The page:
I had heard people were there at sunup, more than twelve hours in advance of the Orlando Obama/Clinton rally, slated to begin at 6:00, but I had an appointment I just couldn’t let go, so it was 5:45pm when I exited my car in the Amway Arena parking garage to wend my way to the area inside the security perimeter. It was to be an outdoor event, standing room only. All along the Florida Turnpike I was thinking please let there be space, please let there be space, envisaging so great a crowd I’d be turned back.
The afternoon sun was going down and the Orlando autumn chill was rising, which made it the best weather for a rally like this. Too many bodies packed in tight place can generate a lot of heat, so I was happy summer was over. I am at the perimeter. The guards are serious but pleasant and there is no magnetometer, and I am not searched. Once inside I heave a sigh of relief. I got here before the main event. My excitement mounts as I watch other people file in orderly, not even speaking much, just very determined and focused. I can sense the great expectancy of the crowd as they wait. Not a good judge of crowd size, I am not able to guess the number of attendees from the sea of faces, but the reports will later reveal that there were 20,000 inside the security perimeter with another 30,000 outside.
I notice there are many mothers with children, surprisingly well-behaved. Native Americans, Hispanics, Whites, African Americans, everyone is orderly, almost as if the magic of the atmosphere is so fragile they are afraid to break the peace. Not a single baby is crying. A phone rings near me and it reminds me to place mine on vibrate. Or risk the glacial stares and enduring wrath of those around me if it rings during Obama’s speech.
I wonder why they call these guys the Secret Service if they stick out in a crowd so much? There’s one. And another. And there again, another. Hands always at waist level, clasped, free of all encumbrances in the event they have to whip out a weapon. Perhaps those with the hand-held radios are Amway Security…
The crowd starts chanting OBAMA! OBAMA! OBAMA! and my focus is drawn to the stage. It is exactly six and the stage is too far for me to discern the figures, so I watch the huge screen close by. There is a brief moment of silence and when Senator Bill Nelson announces Obama and Clinton’s arrival, there is a deafening roar and applause. Hillary is very funny, but she needs to loosen up a little. Let go of the sphincter a little, Hillary. And inject some warmth into that rictus you call a smile.
With her and Barack there is no hint of animosity; their body language shows harmony, as he stands behind her in support while she speaks. Her parting shot: “Now is the time to close the deal for Barack Obama and close the book on 8 years of failed Republican leadership….America will rise from the ashes of the Bushes,” she said, to tremendous applause.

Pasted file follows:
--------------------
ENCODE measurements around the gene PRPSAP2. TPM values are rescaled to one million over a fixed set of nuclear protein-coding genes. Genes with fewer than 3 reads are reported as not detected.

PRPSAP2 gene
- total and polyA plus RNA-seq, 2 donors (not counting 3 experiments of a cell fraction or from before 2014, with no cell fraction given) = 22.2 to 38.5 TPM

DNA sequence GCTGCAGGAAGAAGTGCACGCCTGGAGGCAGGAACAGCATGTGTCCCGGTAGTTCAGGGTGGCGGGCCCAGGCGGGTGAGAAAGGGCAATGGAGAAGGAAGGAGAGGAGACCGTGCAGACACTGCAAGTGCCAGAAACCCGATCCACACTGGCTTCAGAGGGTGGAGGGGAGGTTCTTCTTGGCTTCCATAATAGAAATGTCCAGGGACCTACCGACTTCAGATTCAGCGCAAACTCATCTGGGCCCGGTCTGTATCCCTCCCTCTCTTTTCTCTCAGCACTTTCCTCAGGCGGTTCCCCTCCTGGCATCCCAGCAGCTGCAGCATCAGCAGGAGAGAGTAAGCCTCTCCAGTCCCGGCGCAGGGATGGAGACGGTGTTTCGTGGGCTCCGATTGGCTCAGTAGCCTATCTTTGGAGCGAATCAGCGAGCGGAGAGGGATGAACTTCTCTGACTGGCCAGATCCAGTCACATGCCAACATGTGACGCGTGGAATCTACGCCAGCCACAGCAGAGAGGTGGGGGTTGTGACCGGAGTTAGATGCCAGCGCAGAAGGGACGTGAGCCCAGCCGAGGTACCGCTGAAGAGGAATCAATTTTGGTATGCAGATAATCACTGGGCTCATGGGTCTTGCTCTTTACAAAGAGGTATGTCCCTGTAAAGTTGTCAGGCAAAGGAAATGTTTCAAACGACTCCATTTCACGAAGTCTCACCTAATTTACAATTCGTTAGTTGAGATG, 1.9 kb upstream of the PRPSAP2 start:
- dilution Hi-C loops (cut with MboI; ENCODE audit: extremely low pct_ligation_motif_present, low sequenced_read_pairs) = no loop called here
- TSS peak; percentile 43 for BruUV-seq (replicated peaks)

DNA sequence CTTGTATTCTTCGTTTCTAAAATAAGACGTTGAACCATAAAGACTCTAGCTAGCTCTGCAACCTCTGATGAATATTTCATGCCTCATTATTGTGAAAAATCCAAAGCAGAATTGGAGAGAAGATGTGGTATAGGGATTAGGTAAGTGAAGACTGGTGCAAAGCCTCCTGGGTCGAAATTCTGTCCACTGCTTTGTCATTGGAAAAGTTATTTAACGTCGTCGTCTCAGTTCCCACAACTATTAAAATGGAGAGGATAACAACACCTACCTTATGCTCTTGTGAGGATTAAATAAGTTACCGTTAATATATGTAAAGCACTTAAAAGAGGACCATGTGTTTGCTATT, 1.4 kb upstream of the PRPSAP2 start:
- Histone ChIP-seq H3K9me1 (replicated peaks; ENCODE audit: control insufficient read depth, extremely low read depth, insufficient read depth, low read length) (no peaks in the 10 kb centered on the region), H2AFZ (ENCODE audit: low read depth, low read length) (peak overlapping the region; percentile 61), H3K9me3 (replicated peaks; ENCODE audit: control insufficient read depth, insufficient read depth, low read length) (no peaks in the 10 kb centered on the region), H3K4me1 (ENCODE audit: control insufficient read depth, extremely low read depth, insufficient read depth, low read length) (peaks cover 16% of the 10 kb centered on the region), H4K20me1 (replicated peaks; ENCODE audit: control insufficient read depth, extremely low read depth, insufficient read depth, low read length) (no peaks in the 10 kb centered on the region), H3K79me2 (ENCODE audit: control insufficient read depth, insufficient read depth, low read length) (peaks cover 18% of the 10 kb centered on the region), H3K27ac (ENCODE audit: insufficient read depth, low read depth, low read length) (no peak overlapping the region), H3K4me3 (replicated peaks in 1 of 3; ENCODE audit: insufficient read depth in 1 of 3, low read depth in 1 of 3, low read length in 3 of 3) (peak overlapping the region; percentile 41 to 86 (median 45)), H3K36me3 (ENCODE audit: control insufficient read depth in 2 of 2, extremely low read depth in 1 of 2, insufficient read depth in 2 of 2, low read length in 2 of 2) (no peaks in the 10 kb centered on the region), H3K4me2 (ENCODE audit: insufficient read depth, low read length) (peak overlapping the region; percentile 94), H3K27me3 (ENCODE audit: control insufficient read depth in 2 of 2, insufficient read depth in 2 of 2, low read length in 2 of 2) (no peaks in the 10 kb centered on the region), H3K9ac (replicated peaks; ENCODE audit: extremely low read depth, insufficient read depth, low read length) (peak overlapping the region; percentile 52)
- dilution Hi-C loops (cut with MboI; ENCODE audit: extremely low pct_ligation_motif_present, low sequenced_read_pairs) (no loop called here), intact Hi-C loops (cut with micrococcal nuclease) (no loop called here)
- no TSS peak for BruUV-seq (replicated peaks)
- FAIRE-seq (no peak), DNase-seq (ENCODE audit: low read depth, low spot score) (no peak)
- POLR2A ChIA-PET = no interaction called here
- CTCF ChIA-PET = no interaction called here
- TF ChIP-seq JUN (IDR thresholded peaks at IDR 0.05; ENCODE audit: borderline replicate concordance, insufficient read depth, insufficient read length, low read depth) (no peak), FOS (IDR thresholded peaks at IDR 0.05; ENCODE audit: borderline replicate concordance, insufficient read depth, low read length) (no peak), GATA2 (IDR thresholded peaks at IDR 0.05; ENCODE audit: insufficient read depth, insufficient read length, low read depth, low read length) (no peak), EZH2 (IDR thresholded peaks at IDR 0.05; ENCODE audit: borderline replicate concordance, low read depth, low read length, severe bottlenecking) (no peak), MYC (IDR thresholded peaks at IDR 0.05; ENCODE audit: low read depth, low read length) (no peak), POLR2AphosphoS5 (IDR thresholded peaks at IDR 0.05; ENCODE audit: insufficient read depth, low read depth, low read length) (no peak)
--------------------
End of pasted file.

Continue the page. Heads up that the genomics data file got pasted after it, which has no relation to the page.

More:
Now it’s Barack’s turn and the crowd is going wild. He has to wait until the applause recedes before he speaks. He says thank you several times before he gets a word in. I watch the crowd around me, and all eyes are fixed on the stage, not daring to look away. What a speaker! In the crowd you feel the electricity you may not feel when you watch him on television. I wonder if you can be an effective leader without this quality, this ability to convey hope and trust in every gesture and every word. As much as I want to keep my eyes on the screen, I do want to watch the faces of the crowd, hanging on to every word of this phenomenal speaker. I swear, the kids are not fidgeting, and every time the crowd breaks into the Obama or yes-we-can chant, they join in. Perhaps they rehearsed it at home.
There is resounding applause when Obama mentions his line about “monitoring your own kids by turning off the television and helping them with their work.” Even the kids are cheering. Obama adds a few jokes about the other candidates, in addition to the issues. There are no character assassinations, nor the injecting of fear or hatred, and if there is any booing when he mentions McCain or Palin, he instantly stops it in its tracks. He speaks of increasing employment in America and would spend $15 billion on the auto industry and renewable energy, keeping jobs in America for Americans. “Jobs, baby, jobs”, chants the crowd.
I sigh. Will goodness win over hatred and division this time? I think about the saying nice guys finish last and wonder when Obama’s camp is going to talk about Palin and the Alaskan Independent Party, and what are they going to do when the formidable Republican machine pelts the Democrats with turd, as they always do, if they get a little desperate at the end of a campaign. And why are we as a nation blessed with so many ignorant among us, who may fall for their last-ditch low-down GOP tactics?
The whole crowd erupts into endless applause at it is all over, in no hurry to disperse, just enjoying a once-in-a-lifetime experience. On the way to my car I speak to a demonstrator whose placard bears the revelation that Obama is Muslim. He says he can’t vote for a man who is a Muslim and whose associations are questionable. I think the detractors should make up their minds. Obama goes to Rev. Wright’s church for 20 years and is “accused” of being a Muslim, while McCain doesn’t go to church at all, but is considered a good Christian. Yet Obama’s meetings continue to dwarf his opponents’. Around the same period of this meeting, McCain had 1,700 in Pensacola. Not to be confused with 17,000.
On the drive back to Ocala, I am now understanding why the Senator from Illinois draws the crowds.
James Kirkland is a former New Yorker transplanted in Ocala, Florida. He may be contacted at firstname.lastname@example.org
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